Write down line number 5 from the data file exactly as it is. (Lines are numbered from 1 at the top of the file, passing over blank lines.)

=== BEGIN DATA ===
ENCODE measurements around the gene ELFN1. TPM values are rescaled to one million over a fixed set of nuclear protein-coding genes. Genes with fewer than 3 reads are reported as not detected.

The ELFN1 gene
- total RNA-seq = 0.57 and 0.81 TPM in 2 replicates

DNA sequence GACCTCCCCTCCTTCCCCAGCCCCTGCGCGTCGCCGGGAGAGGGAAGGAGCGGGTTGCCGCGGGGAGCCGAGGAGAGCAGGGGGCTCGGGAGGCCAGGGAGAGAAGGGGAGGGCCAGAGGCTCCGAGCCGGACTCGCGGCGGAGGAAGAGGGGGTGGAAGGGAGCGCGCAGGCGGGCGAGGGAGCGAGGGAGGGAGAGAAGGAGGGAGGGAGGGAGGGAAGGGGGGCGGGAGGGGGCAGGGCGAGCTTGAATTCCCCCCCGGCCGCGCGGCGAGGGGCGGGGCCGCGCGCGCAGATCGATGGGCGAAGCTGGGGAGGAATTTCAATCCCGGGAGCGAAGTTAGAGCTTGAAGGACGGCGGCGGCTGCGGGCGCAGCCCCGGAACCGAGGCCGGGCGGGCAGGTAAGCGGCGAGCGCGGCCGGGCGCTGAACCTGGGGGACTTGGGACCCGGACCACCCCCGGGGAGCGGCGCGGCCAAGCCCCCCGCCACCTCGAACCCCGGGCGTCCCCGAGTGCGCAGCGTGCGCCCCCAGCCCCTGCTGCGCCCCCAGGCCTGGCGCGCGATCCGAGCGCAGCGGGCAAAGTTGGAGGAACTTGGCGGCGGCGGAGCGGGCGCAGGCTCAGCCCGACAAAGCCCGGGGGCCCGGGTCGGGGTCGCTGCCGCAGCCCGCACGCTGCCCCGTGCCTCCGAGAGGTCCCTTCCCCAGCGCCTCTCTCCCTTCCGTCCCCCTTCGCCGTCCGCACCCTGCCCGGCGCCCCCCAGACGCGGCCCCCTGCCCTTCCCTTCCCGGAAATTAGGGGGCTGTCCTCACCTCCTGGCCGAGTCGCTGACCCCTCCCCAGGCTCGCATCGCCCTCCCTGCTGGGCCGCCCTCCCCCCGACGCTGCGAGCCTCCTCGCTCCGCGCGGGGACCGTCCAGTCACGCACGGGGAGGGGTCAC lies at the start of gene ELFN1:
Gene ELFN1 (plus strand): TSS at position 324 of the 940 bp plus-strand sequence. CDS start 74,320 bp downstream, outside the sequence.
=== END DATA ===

Gene ELFN1 (plus strand): TSS at position 324 of the 940 bp plus-strand sequence. CDS start 74,320 bp downstream, outside the sequence.